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Gibraltar is Weird and We Like it that Way

By - July 19, 2012 (Updated: May 29, 2018)

This entry is part 13 of 23 in the series Portugal & Andalusia 2012.
Barbary Macaques on The Top of the Rock, Gibraltar

Haven’t you always wanted a monkey? I have!

Gibraltar is weird. It’s owned by England, yet dangles off the end of Spain. You have to drive across an airport runway to get to it and its main feature is a giant rock riddled with caves and inhabited by monkeys. We couldn’t wait to visit it.

Andrew and my father were intrigued by Gibraltar’s complicated history. Mom and I, we were after the monkeys. So we decided to take a day-trip from Malaga and see what ‘The Rock‘ had to offer.

Arriving in La Línea de la Concepción, the Spanish town bordering Gibraltar, we were met by a queue of traffic. We had been forewarned this line-up could get extremely long, particularly when Spain and England are disagreeing over political matters.

You see, you have to cross out of the Schengen territories and into the UK to visit Gibraltar so that means a passport inspection. Luckily for us, the border guards were in good spirits and waved us through with barely a second glance.

Then we arrived in the second queue of the day; the line-up to cross the airport runway. Yes, you did read that correctly. In order to visit Gibraltar, you have to drive (or walk) across the airport’s only runway. That means when planes are landing or taking off, all traffic stops and waits. Luckily the flights are fairly infrequent. Luckier still for us, we were able to watch a few flights land while we waited, and later on from above.

Airplane Landing in Gibraltar

What are you waiting for? Oh and airplaine. Here it is just about to land.

Airplane Landing in Gibraltar

It has just landed and is taxiing to the airport

Airplane Landing in Gibraltar

Now it is taxiing across the only road into Gibraltar. You can see the traffic lined up, waiting to cross.

As the light turned green and traffic began to cross the runway, I couldn’t resist taking this (shaky) video. [click here if you don’t see the video below].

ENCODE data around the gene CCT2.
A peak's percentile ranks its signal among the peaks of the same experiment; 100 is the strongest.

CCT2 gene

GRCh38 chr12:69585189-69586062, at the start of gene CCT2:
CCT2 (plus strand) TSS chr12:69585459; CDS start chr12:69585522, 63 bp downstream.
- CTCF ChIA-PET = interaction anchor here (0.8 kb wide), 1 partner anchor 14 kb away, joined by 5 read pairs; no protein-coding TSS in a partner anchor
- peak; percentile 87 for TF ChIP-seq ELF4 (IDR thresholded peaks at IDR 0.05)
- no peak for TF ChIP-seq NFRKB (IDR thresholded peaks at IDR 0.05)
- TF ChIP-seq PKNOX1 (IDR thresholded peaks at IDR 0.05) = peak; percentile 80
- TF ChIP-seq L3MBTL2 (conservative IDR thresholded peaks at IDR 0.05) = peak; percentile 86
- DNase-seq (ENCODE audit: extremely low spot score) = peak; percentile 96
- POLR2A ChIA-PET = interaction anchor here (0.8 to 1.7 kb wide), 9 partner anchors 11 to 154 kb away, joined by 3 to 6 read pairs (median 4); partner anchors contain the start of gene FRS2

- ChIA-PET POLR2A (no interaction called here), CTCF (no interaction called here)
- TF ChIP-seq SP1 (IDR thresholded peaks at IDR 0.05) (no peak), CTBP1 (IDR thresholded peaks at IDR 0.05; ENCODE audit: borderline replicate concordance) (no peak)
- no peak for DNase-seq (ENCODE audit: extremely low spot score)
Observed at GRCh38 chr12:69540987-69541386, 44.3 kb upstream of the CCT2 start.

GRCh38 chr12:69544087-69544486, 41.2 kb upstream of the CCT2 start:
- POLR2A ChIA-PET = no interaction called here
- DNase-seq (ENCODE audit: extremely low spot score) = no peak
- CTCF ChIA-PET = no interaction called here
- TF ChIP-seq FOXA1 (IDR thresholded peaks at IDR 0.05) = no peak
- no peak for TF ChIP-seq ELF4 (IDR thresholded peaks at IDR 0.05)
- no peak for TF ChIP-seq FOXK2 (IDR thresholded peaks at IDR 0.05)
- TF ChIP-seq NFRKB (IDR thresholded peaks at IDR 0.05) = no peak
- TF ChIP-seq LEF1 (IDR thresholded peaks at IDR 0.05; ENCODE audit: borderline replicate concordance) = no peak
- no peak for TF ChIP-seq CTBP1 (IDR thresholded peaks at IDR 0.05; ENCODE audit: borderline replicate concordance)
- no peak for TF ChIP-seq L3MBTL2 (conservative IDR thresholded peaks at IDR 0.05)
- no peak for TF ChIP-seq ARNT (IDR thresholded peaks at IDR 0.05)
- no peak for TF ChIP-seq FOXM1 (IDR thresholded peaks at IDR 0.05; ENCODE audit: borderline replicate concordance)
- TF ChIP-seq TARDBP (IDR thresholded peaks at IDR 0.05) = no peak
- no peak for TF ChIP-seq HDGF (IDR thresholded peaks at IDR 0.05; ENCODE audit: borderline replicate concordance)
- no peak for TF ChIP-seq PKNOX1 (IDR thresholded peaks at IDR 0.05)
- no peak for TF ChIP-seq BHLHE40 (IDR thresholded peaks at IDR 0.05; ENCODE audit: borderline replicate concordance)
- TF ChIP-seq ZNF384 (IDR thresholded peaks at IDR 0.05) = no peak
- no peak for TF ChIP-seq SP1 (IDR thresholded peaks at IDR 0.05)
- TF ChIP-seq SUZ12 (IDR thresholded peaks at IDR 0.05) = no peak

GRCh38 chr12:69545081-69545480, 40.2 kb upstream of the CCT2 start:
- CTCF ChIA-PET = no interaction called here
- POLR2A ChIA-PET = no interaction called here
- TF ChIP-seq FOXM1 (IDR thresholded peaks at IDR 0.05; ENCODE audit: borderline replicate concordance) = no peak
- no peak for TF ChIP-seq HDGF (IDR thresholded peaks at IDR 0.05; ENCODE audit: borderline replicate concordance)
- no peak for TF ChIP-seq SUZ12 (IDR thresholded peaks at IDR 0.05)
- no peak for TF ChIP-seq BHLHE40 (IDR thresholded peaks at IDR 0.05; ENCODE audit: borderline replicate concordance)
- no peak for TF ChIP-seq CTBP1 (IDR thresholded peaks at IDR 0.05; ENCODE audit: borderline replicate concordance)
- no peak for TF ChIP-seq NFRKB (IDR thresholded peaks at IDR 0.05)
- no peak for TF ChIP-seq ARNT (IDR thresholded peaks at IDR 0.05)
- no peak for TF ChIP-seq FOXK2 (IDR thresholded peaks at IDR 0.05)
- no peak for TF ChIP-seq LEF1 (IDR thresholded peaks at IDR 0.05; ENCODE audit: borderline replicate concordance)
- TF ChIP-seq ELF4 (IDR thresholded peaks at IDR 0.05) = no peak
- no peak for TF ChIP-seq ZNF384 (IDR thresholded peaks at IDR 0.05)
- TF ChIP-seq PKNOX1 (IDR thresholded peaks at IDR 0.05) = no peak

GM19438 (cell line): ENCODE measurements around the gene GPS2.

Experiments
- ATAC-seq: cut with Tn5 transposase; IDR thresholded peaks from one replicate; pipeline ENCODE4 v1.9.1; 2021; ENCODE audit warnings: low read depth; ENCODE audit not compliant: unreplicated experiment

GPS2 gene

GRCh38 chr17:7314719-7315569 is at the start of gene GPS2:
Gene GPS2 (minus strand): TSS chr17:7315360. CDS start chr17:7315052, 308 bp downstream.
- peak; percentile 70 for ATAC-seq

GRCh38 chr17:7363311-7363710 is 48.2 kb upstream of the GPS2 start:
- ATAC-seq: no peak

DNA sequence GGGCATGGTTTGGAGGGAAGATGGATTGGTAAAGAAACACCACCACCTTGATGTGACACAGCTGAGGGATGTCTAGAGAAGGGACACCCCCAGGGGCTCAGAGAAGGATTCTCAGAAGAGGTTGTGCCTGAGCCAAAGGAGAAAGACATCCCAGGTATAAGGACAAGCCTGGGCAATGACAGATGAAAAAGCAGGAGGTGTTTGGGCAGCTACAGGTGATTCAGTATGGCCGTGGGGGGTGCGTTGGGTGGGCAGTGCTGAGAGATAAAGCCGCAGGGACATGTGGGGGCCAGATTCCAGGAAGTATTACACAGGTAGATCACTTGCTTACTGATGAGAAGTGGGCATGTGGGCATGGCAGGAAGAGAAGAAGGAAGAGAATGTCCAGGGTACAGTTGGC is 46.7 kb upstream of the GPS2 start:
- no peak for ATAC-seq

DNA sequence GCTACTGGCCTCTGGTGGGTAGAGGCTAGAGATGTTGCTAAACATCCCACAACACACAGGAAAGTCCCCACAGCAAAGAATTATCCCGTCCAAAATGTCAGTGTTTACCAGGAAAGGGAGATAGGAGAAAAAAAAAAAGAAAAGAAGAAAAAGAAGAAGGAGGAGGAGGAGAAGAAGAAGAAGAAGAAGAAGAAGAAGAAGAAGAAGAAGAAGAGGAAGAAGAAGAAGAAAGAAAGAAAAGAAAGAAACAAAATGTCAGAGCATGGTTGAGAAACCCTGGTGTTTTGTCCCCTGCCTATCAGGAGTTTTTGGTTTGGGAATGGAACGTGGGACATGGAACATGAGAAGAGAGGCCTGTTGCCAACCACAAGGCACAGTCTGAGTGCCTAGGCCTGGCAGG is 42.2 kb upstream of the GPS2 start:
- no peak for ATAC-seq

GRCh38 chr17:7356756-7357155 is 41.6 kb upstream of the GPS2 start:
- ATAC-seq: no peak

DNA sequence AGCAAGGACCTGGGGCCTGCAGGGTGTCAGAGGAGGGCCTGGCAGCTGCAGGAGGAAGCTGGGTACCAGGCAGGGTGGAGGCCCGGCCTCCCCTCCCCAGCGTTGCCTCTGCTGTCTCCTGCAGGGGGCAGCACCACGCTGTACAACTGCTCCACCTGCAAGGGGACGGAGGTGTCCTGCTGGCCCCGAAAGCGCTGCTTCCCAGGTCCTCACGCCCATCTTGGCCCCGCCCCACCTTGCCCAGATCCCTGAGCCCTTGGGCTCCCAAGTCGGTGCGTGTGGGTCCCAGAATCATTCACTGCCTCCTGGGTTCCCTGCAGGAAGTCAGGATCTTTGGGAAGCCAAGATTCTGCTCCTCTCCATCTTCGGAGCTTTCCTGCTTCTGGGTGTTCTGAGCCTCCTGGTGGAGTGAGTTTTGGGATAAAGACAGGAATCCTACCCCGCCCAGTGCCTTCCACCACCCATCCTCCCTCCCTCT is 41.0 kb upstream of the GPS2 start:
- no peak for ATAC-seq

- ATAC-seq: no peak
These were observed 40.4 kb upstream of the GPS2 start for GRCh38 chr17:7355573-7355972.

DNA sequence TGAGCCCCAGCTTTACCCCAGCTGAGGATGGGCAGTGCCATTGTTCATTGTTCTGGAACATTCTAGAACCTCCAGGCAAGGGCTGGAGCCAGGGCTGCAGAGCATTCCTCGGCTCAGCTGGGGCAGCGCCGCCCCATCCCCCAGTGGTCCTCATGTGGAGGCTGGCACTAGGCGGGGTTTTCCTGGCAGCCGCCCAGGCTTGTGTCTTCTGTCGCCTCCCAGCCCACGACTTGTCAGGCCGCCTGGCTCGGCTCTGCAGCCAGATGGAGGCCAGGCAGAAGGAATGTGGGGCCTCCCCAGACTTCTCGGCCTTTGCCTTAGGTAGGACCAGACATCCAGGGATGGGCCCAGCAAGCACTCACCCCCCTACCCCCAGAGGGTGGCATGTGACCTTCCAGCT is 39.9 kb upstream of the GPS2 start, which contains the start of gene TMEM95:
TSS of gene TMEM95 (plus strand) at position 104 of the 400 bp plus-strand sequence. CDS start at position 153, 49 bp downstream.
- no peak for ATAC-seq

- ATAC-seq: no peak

Driving Across Gibraltar’s Airport Runway from Alison Cornford-Matheson on Vimeo.

Finally in Gibraltar, we decided the first order of business was to head to “The Top of the Rock.” There are several ways to do this: You can walk – it’s free, but on a hot day it’s a long way up; You can ride the cable car, which was our original plan; or you can take a guided taxi tour.

On our way to the cable car entrance we spotted several taxi guides (or rather they spotted us). We weren’t given a hard sell, but simply offered an alternative – a guided tour taking in St Michael’s Cave, the Great Siege Tunnels, the Pillars of Hercules and of course, a visit to the Barbary Macaques.

For 25 euros each (which included our admission fees to the attractions), it sounded like a good deal to us. Best of all, our guide, a member of the Gibraltar Taxi Association, was born and raised in Gibraltar and had lots of stories to share about life on the Rock.

The Pillars of Hercules

Our first stop was the Pillars of Hercules for a view of Africa. The Pillars of Hercules was the name given to Gibraltar and its equivalent point  in Africa, by the ancient Greeks. There is a monument here, representing the ancient world. But we came for the view.

Sure enough, hovering above the clouds, we could see Africa. It looked almost close enough to touch.

The closest we've been to Africa

The closest we’ve been to Africa – Next time we’re hopping on the ferry!

St. Michael’s Cave

Our next stop was St Michael’s Cave, located in the Upper Rock Nature Reserve. It is one of 150 caves in the Rock of Gibraltar and is over 300 metres above sea level.

St Michael’s Cave has been explored and inhabited since prehistoric times. The Victorians used it as a party venue and soldiers from the Berber conquest of 711AD to World War II have put the cave to use.

Inside St. Michael's Cave, Gibraltar